Art Informel, also known as Art Informal, is an art movement that emerged in Europe in the 1940s and 1950s.
It’s a form of abstract expressionism that focuses on the use of spontaneous and instinctive techniques to create art.
The term “Art Informel” means “unformed” or “formless” art in French, reflecting the movement’s emphasis on the artist’s raw emotions and instincts over more structured and formal techniques.
Origins of Art Informel
Art Informel emerged in the post-World War II era as a response to the destruction, chaos, and trauma of the war years.
Many artists were disillusioned with traditional forms of art and sought to create a new, more expressive, and spontaneous form of art that reflected their personal experiences and emotions.
One of the key figures in the Art Informel movement was the French artist Jean Dubuffet.
Dubuffet rejected traditional forms of art and sought to create a new form of art that was rooted in the everyday and the raw and unrefined.
He called this approach “Art Brut” or “Raw Art” and believed that it was a more honest and authentic form of expression than traditional art.
Dubuffet’s ideas were influential in the development of the Art Informel movement, which was characterized by a rejection of traditional artistic techniques and a focus on the raw and unrefined.
The movement was also influenced by the Surrealist movement, which emphasized the importance of the unconscious mind and the irrational in art.
Characteristics of Art Informel
Art Informel is characterized by a number of distinctive features.
One of the key characteristics of the movement is its emphasis on spontaneity and improvisation.
Artists working in the Art Informel style often create their works quickly and instinctively, without planning or preconceived ideas.
Another characteristic of Art Informel is its use of unconventional materials and techniques.
Artists working in this style often use non-traditional materials such as sand, gravel, and other found objects to create their works.
They also often use unconventional techniques such as dripping, pouring, and splattering paint onto the canvas.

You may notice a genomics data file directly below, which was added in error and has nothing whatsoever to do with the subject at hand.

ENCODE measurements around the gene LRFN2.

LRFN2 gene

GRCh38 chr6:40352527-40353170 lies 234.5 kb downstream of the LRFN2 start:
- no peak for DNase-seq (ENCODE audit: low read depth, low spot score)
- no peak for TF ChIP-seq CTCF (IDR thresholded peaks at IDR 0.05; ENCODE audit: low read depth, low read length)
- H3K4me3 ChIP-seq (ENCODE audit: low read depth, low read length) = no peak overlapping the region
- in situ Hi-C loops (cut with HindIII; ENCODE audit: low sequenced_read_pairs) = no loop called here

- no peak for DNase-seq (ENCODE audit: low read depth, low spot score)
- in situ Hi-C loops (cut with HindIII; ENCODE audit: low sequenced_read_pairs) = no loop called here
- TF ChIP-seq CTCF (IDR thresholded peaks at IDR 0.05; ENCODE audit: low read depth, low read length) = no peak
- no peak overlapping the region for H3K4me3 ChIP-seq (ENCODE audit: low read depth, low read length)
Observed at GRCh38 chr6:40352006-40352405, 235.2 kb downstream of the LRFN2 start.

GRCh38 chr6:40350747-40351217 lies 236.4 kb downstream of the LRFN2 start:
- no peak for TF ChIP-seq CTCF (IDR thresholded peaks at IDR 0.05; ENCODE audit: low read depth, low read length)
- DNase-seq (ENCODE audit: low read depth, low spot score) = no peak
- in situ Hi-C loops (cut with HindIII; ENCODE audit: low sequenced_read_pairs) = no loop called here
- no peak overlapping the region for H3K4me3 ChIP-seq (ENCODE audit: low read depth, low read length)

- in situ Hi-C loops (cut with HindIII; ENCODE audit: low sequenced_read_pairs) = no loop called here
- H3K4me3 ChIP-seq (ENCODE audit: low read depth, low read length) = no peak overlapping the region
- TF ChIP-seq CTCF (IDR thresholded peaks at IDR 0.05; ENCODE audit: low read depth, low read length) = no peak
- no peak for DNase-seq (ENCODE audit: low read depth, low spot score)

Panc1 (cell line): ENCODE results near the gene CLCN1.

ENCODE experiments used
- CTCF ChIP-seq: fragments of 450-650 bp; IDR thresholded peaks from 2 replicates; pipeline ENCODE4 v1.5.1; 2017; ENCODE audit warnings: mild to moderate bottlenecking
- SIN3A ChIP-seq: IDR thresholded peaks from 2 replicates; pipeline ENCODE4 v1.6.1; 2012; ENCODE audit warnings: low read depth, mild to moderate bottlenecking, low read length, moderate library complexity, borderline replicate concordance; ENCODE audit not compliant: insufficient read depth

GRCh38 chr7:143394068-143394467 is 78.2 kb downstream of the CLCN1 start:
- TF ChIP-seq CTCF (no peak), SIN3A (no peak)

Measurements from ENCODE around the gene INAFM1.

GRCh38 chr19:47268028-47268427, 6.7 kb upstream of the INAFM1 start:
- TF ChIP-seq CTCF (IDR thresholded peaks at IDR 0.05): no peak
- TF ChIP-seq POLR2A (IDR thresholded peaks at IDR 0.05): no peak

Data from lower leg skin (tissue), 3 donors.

In addition to its emphasis on spontaneity and unconventional techniques, Art Informel is also characterized by its focus on the materiality of the artwork.
Artists working in this style often create works that are heavily textured and tactile, with a strong emphasis on the physical qualities of the materials used.
Artists of Art Informel
A number of prominent artists worked in the Art Informel style, including Jean Dubuffet, Alberto Burri, Antoni Tàpies, and Wols.
Each of these artists had their own unique approach to the movement, but all shared a commitment to creating works that were spontaneous, raw, and emotionally charged.
Jean Dubuffet was one of the key figures in the Art Informel movement.
His works often featured heavily textured surfaces and bold, gestural marks.
He was particularly interested in the idea of “outsider” art and collected works by untrained artists and those in mental institutions.
Alberto Burri was another prominent artist associated with the Art Informel movement. Burri was a trained physician who became an artist after being captured by Allied forces during World War II.
His works often incorporated unconventional materials such as burlap, tar, and plastic.
Antoni Tàpies was a Spanish artist who worked in the Art Informel style.
His works often incorporated heavily textured surfaces and abstract forms.
Tàpies was particularly interested in the relationship between art and spirituality and often incorporated symbols and religious imagery into his works.
Wols was a German artist who worked in the Art Informel style.
His works often featured gestural, calligraphic marks and heavily textured surfaces.
Wols was particularly interested in the relationship between art and the unconscious mind and often incorporated automatic drawing techniques into his works.
Legacy Of Art Informel
Art Informel had a significant impact on the development of abstract expressionism and other forms of modern art.
The movement helped to break down traditional barriers between high and low art and encouraged artists to explore new forms of expression.
The emphasis on spontaneity and improvisation in Art Informel also paved the way for other movements such as action painting and performance art.
Many of the techniques and ideas developed by Art Informel artists continue to influence contemporary art today.
Art Informel – Wrap Up
Art Informel is a fascinating and important art movement that emerged in the post-World War II era.
It is characterized by its emphasis on spontaneity, unconventional techniques, and the raw and unrefined.
The movement had a significant impact on the development of abstract expressionism and other forms of modern art and continues to influence contemporary artists today.